Developing social skills has a direct impact on the outcome of our lives. Social skills are the building blocks that allow us to continue learning, function in society and have successful social relationships. We need to understand what is happening in situations before we can successfully function within them. This understanding requires social skills.
What are Social Skills?
SCIENTIFIC definition: “Socially acceptable learned behaviors that enable a person to interact with others in ways that elicit positive responses and assist the person in avoiding negative responses.”
Elliott, Racine & Busse, 1995, Best practices in school psychology
(3rd ed., pp.1009-1020). Washington DC: NASP.
In simpler terms, social skills are learned skills that we use to have successful social interactions.
Social skills include, but are not limited to:
- making eye contact
- paying attention
- reacting appropriately to situations
- communicating verbally and non-verbally
- interpreting social cues
- reacting to social cues
- understanding the thoughts of others
- and more...
We use these social skills throughout the day, everyday, as we interact with people.
- having breakfast with THE family
- going to THE bus stop
- running errands
- school classes, lunch, hall time
- going to THE doctor
- riding in the car
- going to THE library
- being with family and friends
- swimming lessons
- talking on THE phone
From this list, you can see that basically almost everything we do in life includes some type of social interaction. Our day is spent executing one social skill after another.
Social Skills are Embedded in Life and Enable Us to Participate and Interact
Social skills enable us to actively participate in society. These skills are a prerequisite to participation in daily life.
Functioning in daily life requires the use of social skills from infancy on. We need to develop the skills to gain attention, have a conversation, play, understand another’s feelings, deal with conflict, experience emotion, understand THE perspective of others, participate appropriately, and more…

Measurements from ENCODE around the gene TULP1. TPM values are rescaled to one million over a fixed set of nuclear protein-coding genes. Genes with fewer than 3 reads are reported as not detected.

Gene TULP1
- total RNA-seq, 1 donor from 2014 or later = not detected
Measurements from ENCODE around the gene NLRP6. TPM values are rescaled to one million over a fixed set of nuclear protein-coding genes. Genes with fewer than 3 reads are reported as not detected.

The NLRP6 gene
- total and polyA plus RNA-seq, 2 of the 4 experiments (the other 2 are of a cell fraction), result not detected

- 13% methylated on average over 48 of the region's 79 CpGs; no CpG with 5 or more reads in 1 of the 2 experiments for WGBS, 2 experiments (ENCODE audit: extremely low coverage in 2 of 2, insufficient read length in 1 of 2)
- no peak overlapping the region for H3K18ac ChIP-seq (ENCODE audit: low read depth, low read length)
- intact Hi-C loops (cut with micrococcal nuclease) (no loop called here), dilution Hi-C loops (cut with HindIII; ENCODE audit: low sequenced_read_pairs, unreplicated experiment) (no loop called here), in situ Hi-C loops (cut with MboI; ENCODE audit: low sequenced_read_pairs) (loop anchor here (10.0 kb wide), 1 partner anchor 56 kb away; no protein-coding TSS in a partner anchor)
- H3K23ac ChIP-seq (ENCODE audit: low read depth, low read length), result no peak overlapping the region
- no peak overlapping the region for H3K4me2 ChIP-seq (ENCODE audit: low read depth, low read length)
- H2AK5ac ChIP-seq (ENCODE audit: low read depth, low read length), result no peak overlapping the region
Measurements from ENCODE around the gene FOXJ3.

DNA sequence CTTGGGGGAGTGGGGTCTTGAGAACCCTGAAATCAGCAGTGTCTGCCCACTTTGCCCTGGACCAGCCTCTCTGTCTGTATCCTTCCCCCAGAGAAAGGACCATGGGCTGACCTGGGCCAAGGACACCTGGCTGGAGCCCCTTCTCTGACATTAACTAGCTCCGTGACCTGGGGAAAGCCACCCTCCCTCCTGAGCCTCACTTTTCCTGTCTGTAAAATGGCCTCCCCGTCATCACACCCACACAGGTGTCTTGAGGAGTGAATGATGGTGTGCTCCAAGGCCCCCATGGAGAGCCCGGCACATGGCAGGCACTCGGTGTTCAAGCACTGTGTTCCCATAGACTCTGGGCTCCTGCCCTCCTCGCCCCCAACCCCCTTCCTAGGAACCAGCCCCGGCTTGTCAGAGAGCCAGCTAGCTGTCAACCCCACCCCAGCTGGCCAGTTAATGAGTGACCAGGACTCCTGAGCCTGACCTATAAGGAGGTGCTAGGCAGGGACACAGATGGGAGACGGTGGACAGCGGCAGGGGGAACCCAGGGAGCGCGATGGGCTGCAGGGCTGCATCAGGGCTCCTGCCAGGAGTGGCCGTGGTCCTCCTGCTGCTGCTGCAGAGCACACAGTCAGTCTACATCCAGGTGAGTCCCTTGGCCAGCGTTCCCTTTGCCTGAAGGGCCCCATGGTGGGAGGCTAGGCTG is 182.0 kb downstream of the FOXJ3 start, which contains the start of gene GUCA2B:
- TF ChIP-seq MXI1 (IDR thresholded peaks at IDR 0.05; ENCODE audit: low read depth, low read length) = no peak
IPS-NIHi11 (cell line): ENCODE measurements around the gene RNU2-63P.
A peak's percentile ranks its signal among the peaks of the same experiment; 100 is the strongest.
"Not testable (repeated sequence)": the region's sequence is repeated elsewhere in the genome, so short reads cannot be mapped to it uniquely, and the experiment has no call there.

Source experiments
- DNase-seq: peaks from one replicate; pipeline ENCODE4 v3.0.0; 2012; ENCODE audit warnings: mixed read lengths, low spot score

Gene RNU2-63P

Social skills are so pervasive in our lives that every situation, skill, and activity includes a multitude of skills.
Teaching multiple skills simultaneously mimics life.
Teaching each skill in isolation is very difficult and time consuming. Because social skills are not used in isolation, they should not be taught in isolation, but within the context of other skills: “real life”.
Skills in isolation or “in real life”? Look at the simple example below.
Compare and contrast the two scenarios. You see that teaching in isolation is very dry and robotic. Teaching in the real life scenario is more motivational and more generalized.
Teaching in isolation:
- Teach a child to look at you by stating “look at me”. Once the child looks at you, reward with a reinforcer.
- Teach a child emotions by showing a picture of a sad child and asking “why is she sad?” When the child answers correctly, reward with a reinforcer.
- Teach a child a motor skill by stating “do this” and modeling the behavior. Upon success, reward with a reinforcer.
Teaching in real life:
- Teach a child to look at you by requesting the child to look at you when you are involved in an engaging activity, like playing blocks or coloring. When the child looks, respond with “do you want to play?”